One request was denied on the basis of FOIA exemption number 8. Congress defines that exemption as follows: “The eighth exemption protects information that is contained in or related to examination, operating, or condition reports prepared by or for a bank supervisory agency such as the Federal Deposit Insurance Corporation, the Federal Reserve, or similar agencies.” The SEC supervises and regulates broker-dealers and securities trading, not banks. Moreover, I was seeking documents related to a specific stock market event, the Flash Crash of May 6, 2010, not a report or examination of a bank’s condition.
The second request was denied on the basis of FOIA exemption number 5. Congress defines that exemption as applying to internal government documents.
“An example is a letter from one government department to another about a joint decision that has not yet been made. Another example is a memorandum from an agency employee to his supervisor describing options for conducting the agency’s business. The purpose of the fifth exemption is to safeguard the deliberative policymaking process of government…For example, the exemption protects the policymaking process, but it does not protect purely factual information…Protection for the decision making process is appropriate only for the period while decisions are being made. Thus, the fifth exemption has been held to distinguish between documents that are pre-decisional and therefore may be protected, and those which are post-decisional and therefore not subject to protection.”
My request was for factual information and not policy deliberations. Since the official report on the May 6, 2010 Flash Crash was released on October 1, 2010 and my request was made on October 6, 2010, all documents sought would have been post-decisional and not subject to protection.
My third request was denied on the basis that the SEC did not have the information but their letter referenced only half the information I sought and was silent on the other half.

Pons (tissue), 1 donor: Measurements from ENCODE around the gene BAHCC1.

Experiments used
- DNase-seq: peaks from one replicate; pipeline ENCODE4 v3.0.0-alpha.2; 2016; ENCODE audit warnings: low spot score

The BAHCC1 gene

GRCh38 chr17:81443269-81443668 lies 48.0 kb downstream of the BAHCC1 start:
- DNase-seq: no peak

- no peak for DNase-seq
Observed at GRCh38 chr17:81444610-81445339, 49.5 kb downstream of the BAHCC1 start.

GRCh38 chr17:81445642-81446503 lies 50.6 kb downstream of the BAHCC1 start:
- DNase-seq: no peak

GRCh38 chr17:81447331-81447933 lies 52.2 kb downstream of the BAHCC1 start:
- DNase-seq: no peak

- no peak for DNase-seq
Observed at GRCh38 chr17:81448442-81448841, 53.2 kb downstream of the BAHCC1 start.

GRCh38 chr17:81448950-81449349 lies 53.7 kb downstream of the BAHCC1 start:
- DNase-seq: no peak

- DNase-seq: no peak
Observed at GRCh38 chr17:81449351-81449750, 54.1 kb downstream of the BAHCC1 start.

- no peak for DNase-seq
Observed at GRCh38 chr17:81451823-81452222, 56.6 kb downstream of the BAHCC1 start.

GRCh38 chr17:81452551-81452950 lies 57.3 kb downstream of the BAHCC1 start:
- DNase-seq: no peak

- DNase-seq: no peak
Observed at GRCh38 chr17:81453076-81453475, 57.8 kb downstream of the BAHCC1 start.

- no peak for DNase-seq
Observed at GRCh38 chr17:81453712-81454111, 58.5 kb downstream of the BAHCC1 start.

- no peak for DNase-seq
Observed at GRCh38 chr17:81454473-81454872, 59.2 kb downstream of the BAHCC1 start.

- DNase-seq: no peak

A brief flash of a movie scene came to mind as I reflected on the government’s maniacal refusals to turn over Wall Street documents since the financial crisis began. In “The Rainmaker,” based on the John Grisham novel, young Donny Ray dies of leukemia because the evil insurance company, Great Benefit, won’t approve a bone marrow transplant. After repeatedly denying the mother’s treatment requests for her dying son, the company sends her a final denial letter calling her “stupid, stupid, stupid” for failing to just go away. As it turns out, wearing the requester down with denials is a formalized practice for corporate benefit; there is no “Great Benefit” ever intended for the public.
The movie flashback reminded me of Mark Pittman’s FOIA battle. Pittman was a revered and trusted Bloomberg News financial reporter who died on November 25, 2009 at age 52 after his government essentially told him they thought he was “stupid, stupid, stupid” for not just going away. The government stonewalled him to his last breath.
Pittman’s legacy is now memorialized in Bloomberg v. Board of Governors of the Federal Reserve System which was decided in Bloomberg’s favor by the Second Circuit Court of Appeals on March 19, 2010. Pittman had asked the Federal Reserve Board, under a FOIA request in April and May of 2008, for details of four lending programs, including the borrowers’ names and the amounts borrowed. The programs were the Discount Window, the Primary Dealer Credit Facility, the Term Securities Lending Facility, and the Term Auction Facility. Pittman’s curiosity was piqued by the astronomical amount of borrowing taking place at the Fed by Wall Street banks during the crisis in 2008. After averaging approximately $250 million a week in prior years, lending at the Fed’s Discount Window spiraled to over $100 billion in October 2008.
By law, the Federal Reserve had 20 business days to make a determination on the FOIA request. Instead, according to the Bloomberg lawsuit: On June 19, 2008, the Fed invoked its right to extend the response time to July 3, 2008. On July 8, 2008, the Fed called Bloomberg News to say it was processing the request. The Fed called Bloomberg again on August 15, 2008, wherein Alison Thro, Senior Counsel and another employee, Pam Wilson, informed the business wire service that their request was going to be denied by the end of September 2008. No further communication came, including the denial.